Florida Natives

 

Droughts, hurricanes, sandy soils, summer flooding, hot sun, and harsh summers are facts of life in Florida. Why fight it? Native plants are used to these conditions and require less care and reduce need for chemical fertilizers, and irrigation. Not only does this save you time and money, but it reduces the pollution of our waterways, and the impact on our water supply. The use of native plants also provide food and shelter for wildlife.

Contact us if you would like more information about Florida native plants. If you don't see what you are looking for call or email us. If we don't have it we can always get it for you.

silver buttonwood

Buttonwood

(conocarpus erectus) is often used for seaside landscaping because of its tolerance for full sun, sandy soils, and salty conditions. It is also commonly used as a formal hedge or foundation plant because it takes clipping well. Left unclipped it will become a handsome medium sized tree.

cocoplum hedge

Cocoplum 'Red Tip'

(Chrysobalanaceae icacoLorem) is a Florida native and a dense, evergreen shrub, making it a popular choice for a formal hedge. The fruit is attractive to wild life and can be used to make preserves. It is drought tolerant once established, and will tolerate seasonal flooding. It prefers sun to partial shade. It does best if the soil is enriched with organic matter.

florida Privet

Florida Privet

(Forestiera segregata)is also known as wild olive or ink-bush and is a Florida native that works as a hedge or screen. It’s growth rate can be moderate to fast and if left unclipped it can reach a height and spread of 8 – 15 feet. It does well in poor soils but needed drainage and is drought tolerant once established. It does best in full sun.

royal palm

Florida Royal Palm

The Florida royal palm (Roystonea elata) is almost Indistinguishable from the Cuban royal palm, and differs only in the lack of a swollen base. It is a stately, fast growing, palm and prefers wetter conditionsthan the Cuban species. It can withstand some flooding. They prefer full sun and can survive temperatures down to 28 degrees.

 Gumbo Limbo tree

Gumbo Limbo

Bursera simaruba is a fast-growing native tree, that can attain height of 20-50 ft. Its most striking feature is its massive trunk and reddish bark that peels away to reveal a smooth and sinuous gray underbark. It prefers moist, well-drained sandy or limestone soils, containing some organic matter and is drought tolerant once established. Give it a position in full sun or light shade.

Myrsine Tree

Myrsine Tree

(Rapanea punctata) is a Florida native with a narrow columnar crown, and a height of 20 ft. It has attractive dark green leaves small, dark blue fruit born in clusters, along its stems that are attractive to birds. Plants of both sexes must be grown to obtain the fruit. It does well in partial shade and in a variety of soil conditions, including poor drainage. It tolerates salt spray.

Pink Muhlygrass

Pink Muhlygrass

( Muhlenbergia capillaries), produces a diffuse pink cloud of inflorescence above a dense basal clump that lasts for 6 to 8 weeks in late summer. Since it doesn’t produce runners it will stay within bounds. It Does best in full sun or light shade and tolerates a wide range of soil conditions. It is an excellent ground cover for poor soil and will tolerate salt spray.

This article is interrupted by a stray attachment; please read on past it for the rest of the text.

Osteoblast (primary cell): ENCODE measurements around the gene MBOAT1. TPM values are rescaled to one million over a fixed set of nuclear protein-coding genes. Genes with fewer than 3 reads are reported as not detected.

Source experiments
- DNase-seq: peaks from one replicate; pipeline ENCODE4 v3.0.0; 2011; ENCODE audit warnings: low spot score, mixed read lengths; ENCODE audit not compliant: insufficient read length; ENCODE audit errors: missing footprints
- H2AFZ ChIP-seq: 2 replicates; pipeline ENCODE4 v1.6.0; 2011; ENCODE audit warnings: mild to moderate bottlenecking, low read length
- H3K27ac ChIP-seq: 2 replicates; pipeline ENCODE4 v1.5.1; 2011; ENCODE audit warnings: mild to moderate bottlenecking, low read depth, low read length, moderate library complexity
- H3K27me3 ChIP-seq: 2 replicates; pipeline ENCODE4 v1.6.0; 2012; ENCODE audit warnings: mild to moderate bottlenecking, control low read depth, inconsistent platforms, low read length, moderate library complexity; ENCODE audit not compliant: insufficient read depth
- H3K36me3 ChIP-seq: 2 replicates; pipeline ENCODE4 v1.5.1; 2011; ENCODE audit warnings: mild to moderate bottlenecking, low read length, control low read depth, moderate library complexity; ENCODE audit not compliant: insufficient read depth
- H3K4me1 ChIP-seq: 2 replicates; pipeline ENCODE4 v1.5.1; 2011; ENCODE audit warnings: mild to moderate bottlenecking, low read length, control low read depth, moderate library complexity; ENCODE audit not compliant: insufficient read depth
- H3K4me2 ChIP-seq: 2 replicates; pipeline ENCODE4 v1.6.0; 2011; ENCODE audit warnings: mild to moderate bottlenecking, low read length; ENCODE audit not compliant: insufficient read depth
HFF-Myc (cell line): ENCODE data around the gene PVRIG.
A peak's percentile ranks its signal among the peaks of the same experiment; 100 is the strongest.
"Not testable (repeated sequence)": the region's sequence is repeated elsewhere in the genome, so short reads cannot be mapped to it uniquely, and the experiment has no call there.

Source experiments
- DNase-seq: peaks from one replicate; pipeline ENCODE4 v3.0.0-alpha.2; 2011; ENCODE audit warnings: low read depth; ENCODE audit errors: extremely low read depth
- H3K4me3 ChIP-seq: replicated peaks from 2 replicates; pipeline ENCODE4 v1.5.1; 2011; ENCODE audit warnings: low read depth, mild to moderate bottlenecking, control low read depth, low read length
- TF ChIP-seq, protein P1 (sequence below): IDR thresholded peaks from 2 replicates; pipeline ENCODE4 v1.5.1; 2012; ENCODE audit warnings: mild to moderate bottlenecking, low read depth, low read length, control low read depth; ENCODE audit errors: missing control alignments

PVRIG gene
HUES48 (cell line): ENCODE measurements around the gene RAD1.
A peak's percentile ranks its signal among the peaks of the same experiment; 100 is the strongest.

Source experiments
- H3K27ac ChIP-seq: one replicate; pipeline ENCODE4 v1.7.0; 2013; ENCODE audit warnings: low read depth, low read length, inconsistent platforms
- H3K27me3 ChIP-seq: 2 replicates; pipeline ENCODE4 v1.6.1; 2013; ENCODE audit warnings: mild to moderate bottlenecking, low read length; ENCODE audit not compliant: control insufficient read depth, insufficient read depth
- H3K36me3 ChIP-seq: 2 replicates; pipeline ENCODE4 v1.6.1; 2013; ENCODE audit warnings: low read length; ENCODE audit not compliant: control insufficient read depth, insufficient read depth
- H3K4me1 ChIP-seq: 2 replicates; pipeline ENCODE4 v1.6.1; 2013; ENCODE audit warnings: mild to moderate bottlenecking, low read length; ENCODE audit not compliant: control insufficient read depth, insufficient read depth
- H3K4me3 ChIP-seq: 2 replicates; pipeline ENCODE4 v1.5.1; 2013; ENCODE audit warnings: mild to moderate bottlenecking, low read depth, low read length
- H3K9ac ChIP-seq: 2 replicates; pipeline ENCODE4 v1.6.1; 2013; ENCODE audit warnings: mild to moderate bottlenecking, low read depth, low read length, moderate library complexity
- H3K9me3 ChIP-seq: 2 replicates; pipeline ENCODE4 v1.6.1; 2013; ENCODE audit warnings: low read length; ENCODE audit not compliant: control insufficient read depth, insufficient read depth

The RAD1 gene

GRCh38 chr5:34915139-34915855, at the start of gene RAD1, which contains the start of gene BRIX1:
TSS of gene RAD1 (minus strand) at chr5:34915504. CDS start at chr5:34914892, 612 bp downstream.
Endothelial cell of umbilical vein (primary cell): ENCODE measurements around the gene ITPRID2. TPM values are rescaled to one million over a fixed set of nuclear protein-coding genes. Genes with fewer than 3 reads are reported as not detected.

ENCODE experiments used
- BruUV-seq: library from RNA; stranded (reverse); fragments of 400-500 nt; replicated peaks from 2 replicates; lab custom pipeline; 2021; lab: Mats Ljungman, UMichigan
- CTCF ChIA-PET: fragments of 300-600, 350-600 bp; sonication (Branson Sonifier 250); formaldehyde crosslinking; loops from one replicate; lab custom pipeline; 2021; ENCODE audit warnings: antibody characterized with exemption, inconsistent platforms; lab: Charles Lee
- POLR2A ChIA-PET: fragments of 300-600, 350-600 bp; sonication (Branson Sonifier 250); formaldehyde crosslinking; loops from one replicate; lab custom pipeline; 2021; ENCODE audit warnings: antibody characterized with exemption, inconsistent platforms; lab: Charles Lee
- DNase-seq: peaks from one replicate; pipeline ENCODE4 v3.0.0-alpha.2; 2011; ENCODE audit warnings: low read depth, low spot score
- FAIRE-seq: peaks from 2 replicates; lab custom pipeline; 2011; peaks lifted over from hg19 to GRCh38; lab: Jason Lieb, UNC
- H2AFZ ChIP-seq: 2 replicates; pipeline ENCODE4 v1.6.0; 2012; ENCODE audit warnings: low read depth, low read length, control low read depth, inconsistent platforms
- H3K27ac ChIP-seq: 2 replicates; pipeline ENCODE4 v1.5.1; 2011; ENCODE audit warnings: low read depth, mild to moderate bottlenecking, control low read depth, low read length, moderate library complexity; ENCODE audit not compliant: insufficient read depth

Red Maple (Acer rubrum

Red Maple

(Acer rubrum) is a large, fast growing, deciduous shade tree. Young leaves have a red tinge. Easy to establish, this native is tolerant of wide ranging comditions. It prefers moist, acidic soil and can take some flooding and does best in full sun. The bark is easily damaged by weed eaters, and it is suseptable to storm damage. Select one that has been grown from seed in your area.

 Satinleaf tree

Satinleaf

(chrysophyllum oliforme) is not easy to establish but well worth the effort. It is known for its beautiful leaves, dark green on top and a glowing copper underneath. It requires more water and time to establish, and it's sensitive to transplant shock. It is severely damaged by freezing temperatures and can stain driveways. It is listed as threatened in Florida.

Walter's viburnum

Walter's Viburnum

(Viburnum obovatum) is a beautiful shrub that should be more widely used. It can be trained into a small tree, formal or informal hedge, or used as an accent shrub. It will tolerate poor soil and seasonally wet conditions, and blooms profusely when planted in full sun. It is also an important source of food for wildlife. Unforunately it is not drought tolerant.

Wild Cinnamon

Wild Cinnamon Tree

(Canella winterana) also called cinnamon bark, is known for its spicy fragrance when crushed. Despite its common name this tree is not used in cooking. It is a small, low maintenance native tree that is excellent for difficult situations. Once established it is extremely drought tolerant. The dense foliage of this nativemake it a good choice to shade patios and decks.

Wild Coffee

Wild Coffee

(Psychotria nervosa) is a handsome Florida native and an important food source for wildlife. It is moderately drought tolerant, requiring well drained soil and performs well in partial to full shade. It is effective when planted in masses, as a background plant in a shrub border or as a specimen. It easy to maintain and is not bothered by disease or insects.

Yaupon Holly "Shilling's                                                                  Dwarf"

Yaupon Holly 'Shilling's Dwarf'

(Ilex vomitoria) is an excellent dense, low growing shrub with a moderate rate of growth that makes it a good choice for a short formal hedge. It will tolerate a wide range of soil types, does well in sun or light shade, is moderately salt tolerant, and drought tolerant. ‘Shilling’s dwarf’ produces no fruit since it is a male clone and is propagated by cuttings.

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